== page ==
The construction of the controversial 210-metre Tour Montparnasse in 1973 drew an end to skyscraper construction, with the government limiting heights throughout most of Paris.
For those fearing the visual damage of modern buildings in such a historical city, Paris city hall has assured that the aim is not to make the city “Dubai.”
The recent change will allow buildings up to 180 metres, still considerably less than the Eiffel Tower’s 324-metre height.
“Paris is competing hard with other cities like London as an international capital,” said Paris district mayor Jerome Coumet.
“Paris too must be able to offer modern office space.“
Coumet, who calls Paris a “museum city,” is excited by the prospect of vertical building. French stararchitect Jean Nouvel and renowned Italian architect Renzo Piano will be involved in some of the 12 skyscraper projects in the pipeline.
Piano is working with Bouygues Construction to build the future Paris Law Courts in Batignolles, where a huge site of railway wasteland has been removed to support new construction and reinvigorate the area. The law courts will be housed within a 160-metre skyscraper made of four steel and glass sections placed atop one another.
Coumet also referred to the aesthetic benefits of building vertically for both the creative industry and tourism in the city.
“I’m convinced that just as people go to visit the new parts of London, people will come to see extraordinary new architecture in Paris,” he said.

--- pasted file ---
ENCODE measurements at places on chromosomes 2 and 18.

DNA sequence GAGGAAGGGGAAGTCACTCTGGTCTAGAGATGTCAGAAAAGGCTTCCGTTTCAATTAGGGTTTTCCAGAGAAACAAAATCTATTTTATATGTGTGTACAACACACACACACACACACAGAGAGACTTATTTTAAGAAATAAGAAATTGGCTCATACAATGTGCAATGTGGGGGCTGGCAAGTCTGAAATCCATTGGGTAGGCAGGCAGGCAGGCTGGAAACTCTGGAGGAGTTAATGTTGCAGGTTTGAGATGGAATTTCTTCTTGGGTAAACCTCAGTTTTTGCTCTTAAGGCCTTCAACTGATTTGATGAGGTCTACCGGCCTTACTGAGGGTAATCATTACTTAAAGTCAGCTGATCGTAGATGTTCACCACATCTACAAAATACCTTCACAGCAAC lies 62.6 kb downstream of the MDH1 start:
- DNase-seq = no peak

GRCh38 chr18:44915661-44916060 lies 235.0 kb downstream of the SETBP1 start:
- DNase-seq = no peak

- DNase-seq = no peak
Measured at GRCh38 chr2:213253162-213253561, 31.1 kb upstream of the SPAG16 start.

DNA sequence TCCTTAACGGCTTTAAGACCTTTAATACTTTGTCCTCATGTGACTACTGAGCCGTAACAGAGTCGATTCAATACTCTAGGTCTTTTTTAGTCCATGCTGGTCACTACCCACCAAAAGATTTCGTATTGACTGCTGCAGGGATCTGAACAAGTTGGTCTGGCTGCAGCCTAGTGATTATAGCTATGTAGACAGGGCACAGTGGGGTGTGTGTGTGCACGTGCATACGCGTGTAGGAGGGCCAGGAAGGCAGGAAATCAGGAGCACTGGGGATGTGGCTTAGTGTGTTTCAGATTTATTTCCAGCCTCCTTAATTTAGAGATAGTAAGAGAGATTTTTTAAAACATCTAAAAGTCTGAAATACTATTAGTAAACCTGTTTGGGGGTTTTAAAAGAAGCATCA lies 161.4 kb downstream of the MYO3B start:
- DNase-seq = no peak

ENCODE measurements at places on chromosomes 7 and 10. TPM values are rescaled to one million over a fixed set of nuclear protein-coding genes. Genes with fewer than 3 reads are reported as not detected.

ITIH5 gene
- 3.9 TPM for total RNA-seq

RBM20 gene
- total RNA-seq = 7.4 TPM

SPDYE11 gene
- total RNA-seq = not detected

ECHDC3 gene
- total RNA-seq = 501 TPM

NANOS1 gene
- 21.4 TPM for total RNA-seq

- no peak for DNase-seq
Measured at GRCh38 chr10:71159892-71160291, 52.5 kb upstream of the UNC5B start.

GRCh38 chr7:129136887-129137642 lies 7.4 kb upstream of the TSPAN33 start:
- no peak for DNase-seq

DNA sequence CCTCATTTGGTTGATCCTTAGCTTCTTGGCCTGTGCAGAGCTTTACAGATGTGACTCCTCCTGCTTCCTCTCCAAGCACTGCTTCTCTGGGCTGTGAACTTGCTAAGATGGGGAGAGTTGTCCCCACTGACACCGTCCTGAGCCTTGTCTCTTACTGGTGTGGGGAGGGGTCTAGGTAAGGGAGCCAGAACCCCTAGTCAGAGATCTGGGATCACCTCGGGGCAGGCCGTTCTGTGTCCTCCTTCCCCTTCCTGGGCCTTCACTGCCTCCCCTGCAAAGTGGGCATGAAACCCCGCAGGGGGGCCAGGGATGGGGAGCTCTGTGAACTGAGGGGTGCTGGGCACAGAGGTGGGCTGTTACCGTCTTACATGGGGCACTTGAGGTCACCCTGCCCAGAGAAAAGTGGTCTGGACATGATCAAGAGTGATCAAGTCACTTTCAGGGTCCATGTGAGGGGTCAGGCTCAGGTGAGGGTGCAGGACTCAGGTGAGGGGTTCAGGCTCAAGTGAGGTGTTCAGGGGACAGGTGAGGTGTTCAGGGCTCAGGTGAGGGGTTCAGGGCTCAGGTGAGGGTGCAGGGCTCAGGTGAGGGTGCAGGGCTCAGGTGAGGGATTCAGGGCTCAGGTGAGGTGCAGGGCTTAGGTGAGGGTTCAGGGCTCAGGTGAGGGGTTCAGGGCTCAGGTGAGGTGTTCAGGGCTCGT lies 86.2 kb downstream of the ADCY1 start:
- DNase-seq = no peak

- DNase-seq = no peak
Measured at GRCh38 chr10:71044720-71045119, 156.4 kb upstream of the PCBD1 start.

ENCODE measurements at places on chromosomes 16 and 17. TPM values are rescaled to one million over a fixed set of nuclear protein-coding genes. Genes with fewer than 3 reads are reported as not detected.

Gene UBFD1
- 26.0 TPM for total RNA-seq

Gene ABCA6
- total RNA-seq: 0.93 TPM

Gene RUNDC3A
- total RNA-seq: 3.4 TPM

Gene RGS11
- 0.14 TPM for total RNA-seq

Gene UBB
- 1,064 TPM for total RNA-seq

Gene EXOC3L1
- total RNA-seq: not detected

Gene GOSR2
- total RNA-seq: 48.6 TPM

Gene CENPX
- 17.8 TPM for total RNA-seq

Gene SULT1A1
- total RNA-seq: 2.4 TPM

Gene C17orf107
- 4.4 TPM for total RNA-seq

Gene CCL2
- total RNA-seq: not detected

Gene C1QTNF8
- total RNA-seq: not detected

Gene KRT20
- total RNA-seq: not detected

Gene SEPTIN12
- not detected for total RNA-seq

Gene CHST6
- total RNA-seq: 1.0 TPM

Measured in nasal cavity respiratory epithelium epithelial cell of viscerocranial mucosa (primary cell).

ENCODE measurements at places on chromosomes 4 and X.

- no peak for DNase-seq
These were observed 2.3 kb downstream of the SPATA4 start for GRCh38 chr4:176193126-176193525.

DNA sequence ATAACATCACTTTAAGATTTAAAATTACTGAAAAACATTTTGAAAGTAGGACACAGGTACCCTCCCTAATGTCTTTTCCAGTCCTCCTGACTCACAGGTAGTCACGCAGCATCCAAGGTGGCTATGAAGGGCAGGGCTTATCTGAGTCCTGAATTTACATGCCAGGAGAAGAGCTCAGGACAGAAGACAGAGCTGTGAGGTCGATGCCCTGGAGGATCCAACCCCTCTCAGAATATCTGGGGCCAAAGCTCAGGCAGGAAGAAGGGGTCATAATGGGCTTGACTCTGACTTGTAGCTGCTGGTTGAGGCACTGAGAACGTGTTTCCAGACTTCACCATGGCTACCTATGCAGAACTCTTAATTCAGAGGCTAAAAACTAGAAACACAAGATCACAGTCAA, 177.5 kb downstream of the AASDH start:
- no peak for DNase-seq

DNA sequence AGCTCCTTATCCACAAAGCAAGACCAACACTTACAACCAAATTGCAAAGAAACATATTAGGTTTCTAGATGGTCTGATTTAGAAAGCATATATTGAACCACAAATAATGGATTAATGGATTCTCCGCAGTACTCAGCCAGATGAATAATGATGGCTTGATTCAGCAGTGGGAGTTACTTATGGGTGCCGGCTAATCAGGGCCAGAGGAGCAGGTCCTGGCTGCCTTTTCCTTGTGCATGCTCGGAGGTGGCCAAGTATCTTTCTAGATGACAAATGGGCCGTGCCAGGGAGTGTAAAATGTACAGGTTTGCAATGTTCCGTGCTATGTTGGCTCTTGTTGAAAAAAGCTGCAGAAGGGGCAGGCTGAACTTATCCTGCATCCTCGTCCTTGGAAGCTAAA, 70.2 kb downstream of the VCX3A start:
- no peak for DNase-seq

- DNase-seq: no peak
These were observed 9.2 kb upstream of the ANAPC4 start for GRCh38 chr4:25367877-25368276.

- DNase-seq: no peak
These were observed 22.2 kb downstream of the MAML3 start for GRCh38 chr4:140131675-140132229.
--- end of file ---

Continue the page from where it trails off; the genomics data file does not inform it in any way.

“French architects work all over the world. They should also be able to express themselves in Paris.”
Paris is one of the most visited cities in the world, welcoming 15.7 million tourists in 2012.
The new plan has caused some controversy. Olivier de Monicault, president of anti-skyscraper pressure group SOS Paris, told Parisian journalist John Laurenson that tall buildings are “rupture architecture.”
“Modern architects, he says, make no attempt to fit in with the architecture of the cities they build in. Usually the architect makes a project, then he tries to sell it in any place in the world,’ he says,” Laurenson said of Monicault’s views.
Other critis have referred to the ever-changing work environment where more and more employees will work remotely and, when meeting in person, will choose beautiful spaces over steel skyscrapers.
Today, Tour Montparnasse stands as Paris’ second-tallest skyscraper and was only recently surpassed by Tour First, a building that which was originally 159 metres in height but was then renovated and brought to 225 metres in a 2011 renovation.
Most of Paris’ skyscrapers, including Tour First, are housed in the city’s Lá Defense district.
Building height regulations and the 12 planned skyscrapers are expected to drive debate in next year’s Paris municipal elections.